Goldenberg, R. L., and Thompson, C. (2003). The infectious origins of stillbirth. Am. J. Obstet. Gynecol. 189, 861–873. doi: 10.1067/S0002-9378(03)00470-8

Pubmed Abstract | Pubmed Full Text | CrossRef Full Text

Goulopoulou, S., Matsumoto, T., Bomfim, G. F., and Webb, R. C. (2012). Toll-like receptor 9 activation: a novel mechanism linking placenta-derived mitochondrial DNA and vascular dysfunction in pre-eclampsia. Clin. Sci. 123, 429–435. doi: 10.1042/CS20120130

Pubmed Abstract | Pubmed Full Text | CrossRef Full Text

Guan, Y., Ranoa, D. R., Jiang, S., Mutha, S. K., Li, X., Baudry, J., et al. (2010). Human TLRs 10 and 1 share common mechanisms of innate immune sensing but not signaling. J. Immunol. 184, 5094–5103. doi: 10.4049/jimmunol.0901888

Pubmed Abstract | Pubmed Full Text | CrossRef Full Text

Guilmot, A., Bosse, J., Carlier, Y., and Truyens, C. (2013). Monocytes play an IL-12-dependent crucial role in driving cord blood NK cells to produce IFN-g in response to Trypanosoma cruzi. PLoS Negl. Trop. Dis. 7:e2291. doi: 10.1371/journal.pntd.0002291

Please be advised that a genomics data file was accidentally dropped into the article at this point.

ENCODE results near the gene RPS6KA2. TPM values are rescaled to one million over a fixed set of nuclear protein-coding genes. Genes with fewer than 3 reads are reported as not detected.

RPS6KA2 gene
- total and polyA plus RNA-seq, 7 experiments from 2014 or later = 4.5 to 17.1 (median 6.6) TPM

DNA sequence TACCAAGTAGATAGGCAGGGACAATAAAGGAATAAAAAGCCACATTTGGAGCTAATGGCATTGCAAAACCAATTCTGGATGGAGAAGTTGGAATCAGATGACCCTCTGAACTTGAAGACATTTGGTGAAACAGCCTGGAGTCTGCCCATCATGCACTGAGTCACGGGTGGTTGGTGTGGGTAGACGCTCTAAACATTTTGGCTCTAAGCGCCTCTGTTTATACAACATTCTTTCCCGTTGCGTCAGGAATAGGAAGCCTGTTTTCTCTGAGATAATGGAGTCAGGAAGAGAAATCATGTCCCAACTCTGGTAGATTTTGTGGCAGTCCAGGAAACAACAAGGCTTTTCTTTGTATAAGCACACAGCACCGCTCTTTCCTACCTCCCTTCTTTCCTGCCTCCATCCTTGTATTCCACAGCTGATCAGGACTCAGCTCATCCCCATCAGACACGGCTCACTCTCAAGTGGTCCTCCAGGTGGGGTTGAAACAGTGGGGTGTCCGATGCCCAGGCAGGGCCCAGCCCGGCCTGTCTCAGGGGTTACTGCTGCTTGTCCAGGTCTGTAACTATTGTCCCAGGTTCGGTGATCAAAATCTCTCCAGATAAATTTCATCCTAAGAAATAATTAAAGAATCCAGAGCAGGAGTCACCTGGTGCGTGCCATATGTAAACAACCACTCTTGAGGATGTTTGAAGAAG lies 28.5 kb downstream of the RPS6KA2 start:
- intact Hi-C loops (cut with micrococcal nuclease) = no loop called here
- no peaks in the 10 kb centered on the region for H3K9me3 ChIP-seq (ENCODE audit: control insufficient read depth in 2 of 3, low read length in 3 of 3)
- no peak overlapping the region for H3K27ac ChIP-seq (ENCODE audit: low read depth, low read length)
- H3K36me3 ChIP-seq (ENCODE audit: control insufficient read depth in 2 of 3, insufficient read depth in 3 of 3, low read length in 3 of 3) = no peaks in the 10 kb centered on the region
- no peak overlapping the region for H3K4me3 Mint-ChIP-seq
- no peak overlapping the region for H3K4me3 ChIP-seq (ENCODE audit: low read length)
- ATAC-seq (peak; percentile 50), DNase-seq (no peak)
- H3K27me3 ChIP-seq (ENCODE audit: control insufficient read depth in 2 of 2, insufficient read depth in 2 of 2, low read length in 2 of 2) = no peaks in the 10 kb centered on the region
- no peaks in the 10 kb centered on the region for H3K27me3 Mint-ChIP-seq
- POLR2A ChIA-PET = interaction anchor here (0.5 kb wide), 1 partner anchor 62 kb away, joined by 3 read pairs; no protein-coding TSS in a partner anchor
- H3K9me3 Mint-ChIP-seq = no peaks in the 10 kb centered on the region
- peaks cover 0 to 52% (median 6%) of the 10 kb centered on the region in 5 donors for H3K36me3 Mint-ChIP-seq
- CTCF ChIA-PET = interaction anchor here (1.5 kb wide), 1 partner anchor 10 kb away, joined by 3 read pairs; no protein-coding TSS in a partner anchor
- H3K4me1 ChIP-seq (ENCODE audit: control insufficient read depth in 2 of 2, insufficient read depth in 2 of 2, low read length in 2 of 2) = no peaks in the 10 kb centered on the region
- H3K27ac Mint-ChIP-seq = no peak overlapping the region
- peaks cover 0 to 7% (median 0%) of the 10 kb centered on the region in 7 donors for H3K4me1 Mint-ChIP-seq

Pubmed Abstract | Pubmed Full Text | CrossRef Full Text

Hamilton, J. A. (2002). GM-CSF in inflammation and autoimmunity. Trends Immunol. 23, 403–408. doi: 10.1016/S1471-4906(02)02260-3

Pubmed Abstract | Pubmed Full Text | CrossRef Full Text

Han, Y. W., Shen, T., Chung, P., Buhimschi, I. A., and Buhimschi, C. S. (2009). Uncultivated bacteria as etiologic agents of intra-amniotic inflammation leading to preterm birth. J. Clin. Microbiol. 47, 38–47. doi: 10.1128/JCM.01206-08

Pubmed Abstract | Pubmed Full Text | CrossRef Full Text

Hanna, J., Goldman-Wohl, D., Hamani, Y., Avraham, I., Greenfield, C., Natanson-Yaron, S., et al. (2006). Decidual NK cells regulate key developmental processes at the human fetal-maternal interface. Nat. Med. 12, 1065–1074. doi: 10.1038/nm1452

Pubmed Abstract | Pubmed Full Text | CrossRef Full Text

Hart, O. M., Athie-Morales, V., O’Connor, G. M., and Gardiner, C. M. (2005). TLR7/8-mediated activation of human NK cells results in accessory cell-dependent IFN-gamma production. J. Immunol. 175, 1636–1642. doi: 10.4049/jimmunol.175.3.1636